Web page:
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AMA calls for consumer safeguards for toppling furniture

The AMA’s submission to the ACCC’s safety review into toppling furniture for more consumer safety information to guard against death and injury.

The AMA supports mandatory safety and consumer information standards to address deaths of young children from toppling furniture.

The AMA’s submission to the Australian Competition and Consumer Commission Toppling Furniture Safety Review notes that at least 28 deaths have been associated with toppling furniture since 2000 with an average of 900 injuries a year.

“Children under five years of age are identified as being most at risk along with a higher prevalence of accident and injury experienced by older people. These incidents are entirely preventable and the AMA supports the ACCC consideration of additional measures to protect consumer safety,” the AMA submission says.

The AMA supports the introduction of a range of regulatory and information measures to prevent furniture toppling. These include:

  • permanent warning labelling affixed to furniture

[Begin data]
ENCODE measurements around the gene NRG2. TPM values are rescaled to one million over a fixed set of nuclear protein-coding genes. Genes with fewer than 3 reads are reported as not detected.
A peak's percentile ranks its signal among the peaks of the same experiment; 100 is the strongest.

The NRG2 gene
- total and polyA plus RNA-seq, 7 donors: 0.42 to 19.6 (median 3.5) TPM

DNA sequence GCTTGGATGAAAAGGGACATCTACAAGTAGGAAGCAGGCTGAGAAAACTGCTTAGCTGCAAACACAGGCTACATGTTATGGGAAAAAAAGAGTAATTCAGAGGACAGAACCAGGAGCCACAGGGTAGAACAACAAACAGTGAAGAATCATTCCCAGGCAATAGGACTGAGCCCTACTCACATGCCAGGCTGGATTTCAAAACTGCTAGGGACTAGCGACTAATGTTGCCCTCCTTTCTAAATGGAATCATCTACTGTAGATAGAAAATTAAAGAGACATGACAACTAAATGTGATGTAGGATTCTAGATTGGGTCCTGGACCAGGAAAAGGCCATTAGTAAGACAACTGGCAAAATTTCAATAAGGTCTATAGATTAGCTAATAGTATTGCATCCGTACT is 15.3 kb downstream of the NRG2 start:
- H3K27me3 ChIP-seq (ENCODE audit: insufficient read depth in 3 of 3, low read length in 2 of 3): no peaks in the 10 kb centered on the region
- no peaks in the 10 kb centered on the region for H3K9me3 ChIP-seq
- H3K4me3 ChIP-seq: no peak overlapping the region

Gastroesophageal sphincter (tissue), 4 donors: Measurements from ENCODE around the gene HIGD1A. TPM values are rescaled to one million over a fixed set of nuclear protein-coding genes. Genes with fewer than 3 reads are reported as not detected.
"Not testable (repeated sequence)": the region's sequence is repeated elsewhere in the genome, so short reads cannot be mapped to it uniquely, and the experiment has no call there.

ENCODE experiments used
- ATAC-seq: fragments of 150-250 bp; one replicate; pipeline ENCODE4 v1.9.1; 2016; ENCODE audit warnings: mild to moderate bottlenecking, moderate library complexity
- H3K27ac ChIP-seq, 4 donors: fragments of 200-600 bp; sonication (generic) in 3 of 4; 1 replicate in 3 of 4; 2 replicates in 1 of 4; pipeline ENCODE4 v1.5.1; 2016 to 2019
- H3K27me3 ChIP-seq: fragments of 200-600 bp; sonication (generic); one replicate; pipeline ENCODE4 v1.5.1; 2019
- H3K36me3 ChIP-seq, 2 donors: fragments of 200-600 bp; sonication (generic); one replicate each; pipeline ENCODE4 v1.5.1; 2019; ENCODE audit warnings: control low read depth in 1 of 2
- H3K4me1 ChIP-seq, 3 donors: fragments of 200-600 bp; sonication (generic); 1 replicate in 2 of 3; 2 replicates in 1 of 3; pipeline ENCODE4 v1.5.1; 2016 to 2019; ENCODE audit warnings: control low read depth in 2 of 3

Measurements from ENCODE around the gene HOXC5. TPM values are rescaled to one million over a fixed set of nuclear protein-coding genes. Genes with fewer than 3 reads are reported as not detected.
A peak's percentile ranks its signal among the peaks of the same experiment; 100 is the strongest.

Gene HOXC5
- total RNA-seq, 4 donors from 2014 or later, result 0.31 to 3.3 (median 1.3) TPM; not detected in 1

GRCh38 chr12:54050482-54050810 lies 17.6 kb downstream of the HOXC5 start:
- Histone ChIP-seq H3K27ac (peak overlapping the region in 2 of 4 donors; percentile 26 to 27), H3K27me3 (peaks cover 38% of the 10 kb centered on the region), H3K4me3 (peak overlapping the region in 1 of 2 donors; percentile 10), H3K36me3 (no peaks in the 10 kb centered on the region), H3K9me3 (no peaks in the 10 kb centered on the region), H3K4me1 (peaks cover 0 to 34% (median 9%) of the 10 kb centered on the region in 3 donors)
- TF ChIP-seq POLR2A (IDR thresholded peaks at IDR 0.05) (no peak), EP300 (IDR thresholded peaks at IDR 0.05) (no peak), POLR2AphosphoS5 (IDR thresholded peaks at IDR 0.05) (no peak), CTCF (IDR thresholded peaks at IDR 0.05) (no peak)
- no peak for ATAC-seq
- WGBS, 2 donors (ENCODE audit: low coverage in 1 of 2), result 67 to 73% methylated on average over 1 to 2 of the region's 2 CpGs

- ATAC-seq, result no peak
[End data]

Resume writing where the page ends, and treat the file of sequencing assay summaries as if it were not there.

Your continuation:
• safety information in assembling instructions
  • in-store warnings regarding toppling hazards
  • provision of warnings about toppling hazards online
  • an anchor device supplied or integrated into the design
  • meet minimum stability requirements.

“While we support the above measures, we note that these can only be applied at a point of sale where new products are purchased,” says the submission.

“The AMA suggests that further consideration also must be given to how to reach consumers with non-affixed, non-anchored furniture at home to ensure that the safety information is distributed broadly and beyond those who are purchasing new furniture.”

This would also consider including sellers of second-hand furniture and online trading places, such as Facebook Marketplace and Gumtree.

The AMA has joined with other peak health and welfare groups calling on the new government to establish a Child Health Taskforce to identify priorities for child health and social determinants.

This call to action seeks a partnership with government to tackle some of the most complex intersectional issues impacting child health, including climate change, mental health, food security and poverty.

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